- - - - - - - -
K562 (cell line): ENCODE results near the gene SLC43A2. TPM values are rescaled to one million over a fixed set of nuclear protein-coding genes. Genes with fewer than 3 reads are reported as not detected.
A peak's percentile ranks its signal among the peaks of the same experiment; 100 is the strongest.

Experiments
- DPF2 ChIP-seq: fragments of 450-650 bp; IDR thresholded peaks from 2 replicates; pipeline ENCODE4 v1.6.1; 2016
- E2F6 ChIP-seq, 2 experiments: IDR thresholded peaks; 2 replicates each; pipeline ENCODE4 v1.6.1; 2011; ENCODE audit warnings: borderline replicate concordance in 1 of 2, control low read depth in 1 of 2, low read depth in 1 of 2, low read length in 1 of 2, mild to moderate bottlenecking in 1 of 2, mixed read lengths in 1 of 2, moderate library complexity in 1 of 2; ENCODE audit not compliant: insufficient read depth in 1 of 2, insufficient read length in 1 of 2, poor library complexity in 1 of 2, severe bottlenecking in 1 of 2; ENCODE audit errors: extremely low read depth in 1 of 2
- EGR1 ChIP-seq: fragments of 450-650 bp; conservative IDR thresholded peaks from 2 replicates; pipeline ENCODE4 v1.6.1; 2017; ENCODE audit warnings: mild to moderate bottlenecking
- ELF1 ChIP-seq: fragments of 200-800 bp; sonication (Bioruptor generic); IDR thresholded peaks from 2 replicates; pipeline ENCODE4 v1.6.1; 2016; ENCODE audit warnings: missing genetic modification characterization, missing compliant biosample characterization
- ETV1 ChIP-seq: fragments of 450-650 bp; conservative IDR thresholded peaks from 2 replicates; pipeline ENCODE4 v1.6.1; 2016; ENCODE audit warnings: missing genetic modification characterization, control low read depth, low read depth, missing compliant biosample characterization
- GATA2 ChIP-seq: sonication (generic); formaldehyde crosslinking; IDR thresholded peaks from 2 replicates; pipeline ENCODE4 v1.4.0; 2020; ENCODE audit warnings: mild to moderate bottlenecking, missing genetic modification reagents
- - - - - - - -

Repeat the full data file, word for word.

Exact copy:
K562 (cell line): ENCODE results near the gene SLC43A2. TPM values are rescaled to one million over a fixed set of nuclear protein-coding genes. Genes with fewer than 3 reads are reported as not detected.
A peak's percentile ranks its signal among the peaks of the same experiment; 100 is the strongest.

Experiments
- DPF2 ChIP-seq: fragments of 450-650 bp; IDR thresholded peaks from 2 replicates; pipeline ENCODE4 v1.6.1; 2016
- E2F6 ChIP-seq, 2 experiments: IDR thresholded peaks; 2 replicates each; pipeline ENCODE4 v1.6.1; 2011; ENCODE audit warnings: borderline replicate concordance in 1 of 2, control low read depth in 1 of 2, low read depth in 1 of 2, low read length in 1 of 2, mild to moderate bottlenecking in 1 of 2, mixed read lengths in 1 of 2, moderate library complexity in 1 of 2; ENCODE audit not compliant: insufficient read depth in 1 of 2, insufficient read length in 1 of 2, poor library complexity in 1 of 2, severe bottlenecking in 1 of 2; ENCODE audit errors: extremely low read depth in 1 of 2
- EGR1 ChIP-seq: fragments of 450-650 bp; conservative IDR thresholded peaks from 2 replicates; pipeline ENCODE4 v1.6.1; 2017; ENCODE audit warnings: mild to moderate bottlenecking
- ELF1 ChIP-seq: fragments of 200-800 bp; sonication (Bioruptor generic); IDR thresholded peaks from 2 replicates; pipeline ENCODE4 v1.6.1; 2016; ENCODE audit warnings: missing genetic modification characterization, missing compliant biosample characterization
- ETV1 ChIP-seq: fragments of 450-650 bp; conservative IDR thresholded peaks from 2 replicates; pipeline ENCODE4 v1.6.1; 2016; ENCODE audit warnings: missing genetic modification characterization, control low read depth, low read depth, missing compliant biosample characterization
- GATA2 ChIP-seq: sonication (generic); formaldehyde crosslinking; IDR thresholded peaks from 2 replicates; pipeline ENCODE4 v1.4.0; 2020; ENCODE audit warnings: mild to moderate bottlenecking, missing genetic modification reagents